“The cave’, a space to relax and think characterized by the presence of a single seat in the shade of a tree, is followed by “The Fireplace’, a space represented by the presence of a stage for events which sees the attention of the stakeholders turned to a central “fire”. At the end of the path there is ‘Life”, dedicated to the hands-on activities.
On the border, learning occurs through the insertion of some teachings taken from the poetry ‘If’ by R. Kipling (in ‘Rewards and fairies’, 1895), which are engraved in stone in a character called ‘Braille Neue’ (by Kosuke Takahashi) suitable for both sighted and blind people.
LAYER 1 | MULTIPURPOSE HYPOGEUM HALL
In the northern portion, interacting with the adjacent tower, there is the descent towards the multipurpose hypogean hall: a space dominated by flexibility, capable of offering different kind of ‘hands-on’ activities, from artistic laboratories to cooking workshops, projections and so on. More private ‘interstitial’ spaces wind around a central core, designed as an area for feedback and exhibitions of atelier activities. A system of sliding and opening panels allows different spatial configurations, expanding the central area and defining a single large open-space.
The descent path, that leads to the entrance of the multipurpose hall, is conceived as an additional habitable place, thanks to a system of retractable seats that can be pulled out from the side walls at the occurrence. Finally, a maxi-screen can be lowered creating an outdoor cinema for the neighborhood.
LAYER 2 | NEW CONDITION | HOSTEL TOWER
The hostel tower rises with its ‘quiet presence’ to infill the adjacent block. Its position inside the urban fabric wants to be in continuity with the building curtain: its height (83 meters high) and slenderness make it a contemporary recognizable manifestation.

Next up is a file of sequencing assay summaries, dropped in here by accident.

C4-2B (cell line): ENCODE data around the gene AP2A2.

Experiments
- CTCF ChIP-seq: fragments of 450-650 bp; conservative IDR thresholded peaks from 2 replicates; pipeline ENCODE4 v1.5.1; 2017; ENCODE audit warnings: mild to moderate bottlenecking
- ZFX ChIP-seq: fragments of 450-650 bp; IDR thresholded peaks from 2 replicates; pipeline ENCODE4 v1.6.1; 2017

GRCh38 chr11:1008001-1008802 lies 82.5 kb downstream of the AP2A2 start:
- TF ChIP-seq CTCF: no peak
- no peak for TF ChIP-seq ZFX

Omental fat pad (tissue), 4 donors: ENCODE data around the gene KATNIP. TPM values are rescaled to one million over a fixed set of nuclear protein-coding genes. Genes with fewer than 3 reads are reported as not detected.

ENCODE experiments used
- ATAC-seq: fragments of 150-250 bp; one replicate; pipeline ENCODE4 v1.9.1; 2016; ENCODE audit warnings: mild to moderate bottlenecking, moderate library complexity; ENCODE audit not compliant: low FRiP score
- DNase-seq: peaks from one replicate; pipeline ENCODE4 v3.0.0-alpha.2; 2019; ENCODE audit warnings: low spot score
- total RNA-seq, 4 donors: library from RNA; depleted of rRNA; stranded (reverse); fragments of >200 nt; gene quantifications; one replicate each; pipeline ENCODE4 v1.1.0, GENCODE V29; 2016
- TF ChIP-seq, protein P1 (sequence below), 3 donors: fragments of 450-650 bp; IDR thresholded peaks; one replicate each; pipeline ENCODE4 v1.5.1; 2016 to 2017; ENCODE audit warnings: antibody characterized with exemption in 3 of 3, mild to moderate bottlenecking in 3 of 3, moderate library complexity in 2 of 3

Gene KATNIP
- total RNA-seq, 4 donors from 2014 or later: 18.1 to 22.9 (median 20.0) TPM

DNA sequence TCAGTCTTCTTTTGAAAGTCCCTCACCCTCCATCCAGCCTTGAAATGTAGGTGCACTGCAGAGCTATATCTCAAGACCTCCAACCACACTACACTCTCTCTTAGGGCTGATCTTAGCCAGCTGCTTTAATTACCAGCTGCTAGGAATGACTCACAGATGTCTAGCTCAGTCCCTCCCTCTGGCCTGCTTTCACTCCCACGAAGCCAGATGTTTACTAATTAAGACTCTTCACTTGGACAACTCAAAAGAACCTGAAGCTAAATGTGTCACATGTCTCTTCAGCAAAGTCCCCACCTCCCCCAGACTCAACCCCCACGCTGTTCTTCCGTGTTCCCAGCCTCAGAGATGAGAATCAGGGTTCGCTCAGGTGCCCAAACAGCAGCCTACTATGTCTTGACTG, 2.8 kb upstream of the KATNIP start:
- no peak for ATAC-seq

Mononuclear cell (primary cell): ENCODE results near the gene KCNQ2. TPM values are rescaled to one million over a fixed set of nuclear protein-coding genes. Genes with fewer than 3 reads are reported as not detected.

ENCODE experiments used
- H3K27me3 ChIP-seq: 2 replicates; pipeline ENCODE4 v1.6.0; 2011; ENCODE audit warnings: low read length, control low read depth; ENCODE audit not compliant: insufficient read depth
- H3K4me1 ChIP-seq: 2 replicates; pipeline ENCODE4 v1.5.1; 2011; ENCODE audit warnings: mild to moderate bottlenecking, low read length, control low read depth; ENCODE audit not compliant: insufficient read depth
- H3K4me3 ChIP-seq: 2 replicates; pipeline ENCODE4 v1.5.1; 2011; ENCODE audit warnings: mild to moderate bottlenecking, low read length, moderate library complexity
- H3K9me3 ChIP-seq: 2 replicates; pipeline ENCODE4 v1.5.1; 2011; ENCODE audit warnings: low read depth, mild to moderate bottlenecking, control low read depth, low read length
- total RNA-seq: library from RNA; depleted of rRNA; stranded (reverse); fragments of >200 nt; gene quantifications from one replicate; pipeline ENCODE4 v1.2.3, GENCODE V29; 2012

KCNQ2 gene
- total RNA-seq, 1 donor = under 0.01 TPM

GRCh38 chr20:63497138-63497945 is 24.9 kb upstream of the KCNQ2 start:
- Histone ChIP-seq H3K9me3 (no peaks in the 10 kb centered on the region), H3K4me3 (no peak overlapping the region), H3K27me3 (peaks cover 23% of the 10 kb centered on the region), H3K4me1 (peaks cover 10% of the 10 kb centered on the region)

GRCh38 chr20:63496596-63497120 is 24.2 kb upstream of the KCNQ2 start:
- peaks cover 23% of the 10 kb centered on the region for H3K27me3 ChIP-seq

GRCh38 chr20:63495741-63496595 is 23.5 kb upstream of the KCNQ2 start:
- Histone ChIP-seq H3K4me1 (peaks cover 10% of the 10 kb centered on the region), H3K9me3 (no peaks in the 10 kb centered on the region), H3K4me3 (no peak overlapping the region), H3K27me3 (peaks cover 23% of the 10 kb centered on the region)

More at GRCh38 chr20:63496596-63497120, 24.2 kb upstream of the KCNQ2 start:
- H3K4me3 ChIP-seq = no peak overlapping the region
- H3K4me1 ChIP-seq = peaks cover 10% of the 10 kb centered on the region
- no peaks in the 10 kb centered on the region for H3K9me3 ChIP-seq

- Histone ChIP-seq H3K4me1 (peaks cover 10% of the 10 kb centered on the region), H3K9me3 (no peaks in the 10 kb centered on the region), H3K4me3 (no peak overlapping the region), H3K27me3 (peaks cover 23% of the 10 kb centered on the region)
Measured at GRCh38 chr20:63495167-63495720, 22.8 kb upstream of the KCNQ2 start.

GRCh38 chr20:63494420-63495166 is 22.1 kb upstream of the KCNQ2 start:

One of the great difficulties we have found, has been to ensure quality spaces, in a rather slim tower. The solution was to provide for a ‘double perimeter’ composed by an internal ‘central core’ hosting the hostel rooms, enclosed by an ‘inhabited wall’ all around for the connective spaces and services, conceived as further living spaces. In particular, this external enclosure was also designed to ensure maximum illumination and opening for the rooms in the south-west and southeast side, and a greater closure to the north-west, north-east sides through the insertion of services and main distribution systems.
The tower is divided into four bends: the first houses the entrance hall, the central one the hostel rooms according to a precise types rhythm and finally, the last, hosts a restaurant open to the neighborhood.
Regarding the hostel rooms, they are double height modules of different sizes, characterized by an L-shaped layout, inspired once again by the lessons of Herman Hertzberger. The L shape allows to obtain three different spaces: the movement space, the sleeping space and the space of relation, which contaminates the inhabited wall making itself manifest to the outside through the opening of a window.
In this way, the façade holds a dual function, playing a fundamental role: it is a manifesto of the interior and acts as a backdrop to the open space. The Sant'Anselmo Long Format brick cladding aims to be an appeal to tradition, and at the same time a sign of innovation, thanks to the bricklaying texture which makes the tower fade more and more towards the sky, communicating at the same time what happens inside.